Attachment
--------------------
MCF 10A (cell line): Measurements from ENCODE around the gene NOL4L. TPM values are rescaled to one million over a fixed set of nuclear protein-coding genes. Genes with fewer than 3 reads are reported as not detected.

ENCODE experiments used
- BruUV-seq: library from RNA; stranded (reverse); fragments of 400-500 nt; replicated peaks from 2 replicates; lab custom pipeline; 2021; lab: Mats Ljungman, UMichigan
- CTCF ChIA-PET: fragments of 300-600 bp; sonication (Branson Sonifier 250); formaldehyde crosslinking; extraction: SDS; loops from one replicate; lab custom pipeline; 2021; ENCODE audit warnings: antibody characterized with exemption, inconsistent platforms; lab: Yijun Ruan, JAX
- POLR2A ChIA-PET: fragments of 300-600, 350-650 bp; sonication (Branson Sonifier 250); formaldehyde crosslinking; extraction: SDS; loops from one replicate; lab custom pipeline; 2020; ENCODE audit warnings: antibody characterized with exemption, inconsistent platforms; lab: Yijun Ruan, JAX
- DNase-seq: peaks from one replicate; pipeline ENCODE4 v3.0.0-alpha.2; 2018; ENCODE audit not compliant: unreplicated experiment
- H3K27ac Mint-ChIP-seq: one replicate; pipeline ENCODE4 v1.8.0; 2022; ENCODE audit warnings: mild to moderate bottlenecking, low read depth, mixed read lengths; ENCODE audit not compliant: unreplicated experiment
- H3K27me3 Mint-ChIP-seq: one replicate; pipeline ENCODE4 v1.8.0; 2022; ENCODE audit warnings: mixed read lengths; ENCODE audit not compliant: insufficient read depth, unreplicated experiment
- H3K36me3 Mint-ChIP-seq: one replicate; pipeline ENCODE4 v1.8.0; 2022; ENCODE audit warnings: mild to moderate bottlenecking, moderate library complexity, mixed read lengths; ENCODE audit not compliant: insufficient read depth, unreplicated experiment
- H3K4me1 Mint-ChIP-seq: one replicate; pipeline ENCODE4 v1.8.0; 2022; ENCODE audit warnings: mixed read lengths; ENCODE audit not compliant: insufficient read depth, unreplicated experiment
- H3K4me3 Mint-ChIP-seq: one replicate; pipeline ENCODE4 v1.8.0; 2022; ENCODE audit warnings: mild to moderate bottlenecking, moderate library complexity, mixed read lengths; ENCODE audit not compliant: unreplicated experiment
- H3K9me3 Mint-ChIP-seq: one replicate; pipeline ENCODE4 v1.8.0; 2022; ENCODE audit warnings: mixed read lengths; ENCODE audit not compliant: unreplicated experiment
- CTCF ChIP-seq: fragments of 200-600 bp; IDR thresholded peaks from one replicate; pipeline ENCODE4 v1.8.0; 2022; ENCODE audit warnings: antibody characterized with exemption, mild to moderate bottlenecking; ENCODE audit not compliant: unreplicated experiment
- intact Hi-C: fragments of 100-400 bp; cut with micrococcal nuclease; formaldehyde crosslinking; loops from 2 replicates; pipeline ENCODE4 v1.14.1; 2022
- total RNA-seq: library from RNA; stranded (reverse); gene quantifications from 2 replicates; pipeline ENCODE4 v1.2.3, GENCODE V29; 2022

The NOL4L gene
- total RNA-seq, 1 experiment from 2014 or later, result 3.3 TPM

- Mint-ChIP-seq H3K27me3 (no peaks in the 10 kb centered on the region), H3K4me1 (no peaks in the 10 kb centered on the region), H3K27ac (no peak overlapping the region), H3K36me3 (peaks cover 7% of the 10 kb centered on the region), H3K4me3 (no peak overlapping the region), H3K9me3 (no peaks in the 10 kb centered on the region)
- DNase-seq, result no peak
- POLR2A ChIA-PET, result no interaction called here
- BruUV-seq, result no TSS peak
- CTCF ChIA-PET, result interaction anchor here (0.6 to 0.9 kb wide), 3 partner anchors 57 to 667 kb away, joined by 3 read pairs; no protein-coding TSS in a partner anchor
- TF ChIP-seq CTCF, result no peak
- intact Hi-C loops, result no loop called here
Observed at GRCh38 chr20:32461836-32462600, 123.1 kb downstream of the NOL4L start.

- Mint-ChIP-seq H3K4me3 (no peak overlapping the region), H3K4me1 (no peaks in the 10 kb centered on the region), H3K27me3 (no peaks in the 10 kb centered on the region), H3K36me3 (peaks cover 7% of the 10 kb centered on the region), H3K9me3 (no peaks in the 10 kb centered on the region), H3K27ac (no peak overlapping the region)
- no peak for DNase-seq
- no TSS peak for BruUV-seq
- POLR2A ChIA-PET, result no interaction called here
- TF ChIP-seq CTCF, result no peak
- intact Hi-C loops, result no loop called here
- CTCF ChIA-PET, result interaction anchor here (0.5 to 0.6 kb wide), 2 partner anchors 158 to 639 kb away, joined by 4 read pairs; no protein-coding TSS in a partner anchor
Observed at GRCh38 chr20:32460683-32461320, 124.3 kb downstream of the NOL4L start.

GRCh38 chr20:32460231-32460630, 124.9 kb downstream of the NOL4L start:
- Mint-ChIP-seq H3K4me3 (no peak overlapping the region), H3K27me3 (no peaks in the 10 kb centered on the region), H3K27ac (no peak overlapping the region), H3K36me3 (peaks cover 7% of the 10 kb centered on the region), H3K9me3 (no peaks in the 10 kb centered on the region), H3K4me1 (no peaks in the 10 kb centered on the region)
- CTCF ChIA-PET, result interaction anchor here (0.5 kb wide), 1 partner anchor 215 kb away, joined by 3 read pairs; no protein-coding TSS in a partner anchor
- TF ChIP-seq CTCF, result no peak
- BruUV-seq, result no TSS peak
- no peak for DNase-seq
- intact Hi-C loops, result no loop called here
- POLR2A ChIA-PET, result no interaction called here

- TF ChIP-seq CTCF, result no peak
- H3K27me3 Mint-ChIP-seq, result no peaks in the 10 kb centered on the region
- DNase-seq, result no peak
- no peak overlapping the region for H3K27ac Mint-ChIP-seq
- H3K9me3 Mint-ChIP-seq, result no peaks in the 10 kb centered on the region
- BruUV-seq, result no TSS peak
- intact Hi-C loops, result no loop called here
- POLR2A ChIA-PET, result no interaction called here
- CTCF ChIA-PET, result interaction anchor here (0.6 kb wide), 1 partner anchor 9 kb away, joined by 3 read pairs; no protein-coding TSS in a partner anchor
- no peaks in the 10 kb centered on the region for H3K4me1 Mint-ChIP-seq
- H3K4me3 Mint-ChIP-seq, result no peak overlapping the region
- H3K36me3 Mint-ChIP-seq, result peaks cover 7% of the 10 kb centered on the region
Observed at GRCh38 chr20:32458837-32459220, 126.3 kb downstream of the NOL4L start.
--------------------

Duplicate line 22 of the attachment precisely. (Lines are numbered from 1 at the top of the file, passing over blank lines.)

- CTCF ChIA-PET, result interaction anchor here (0.6 to 0.9 kb wide), 3 partner anchors 57 to 667 kb away, joined by 3 read pairs; no protein-coding TSS in a partner anchor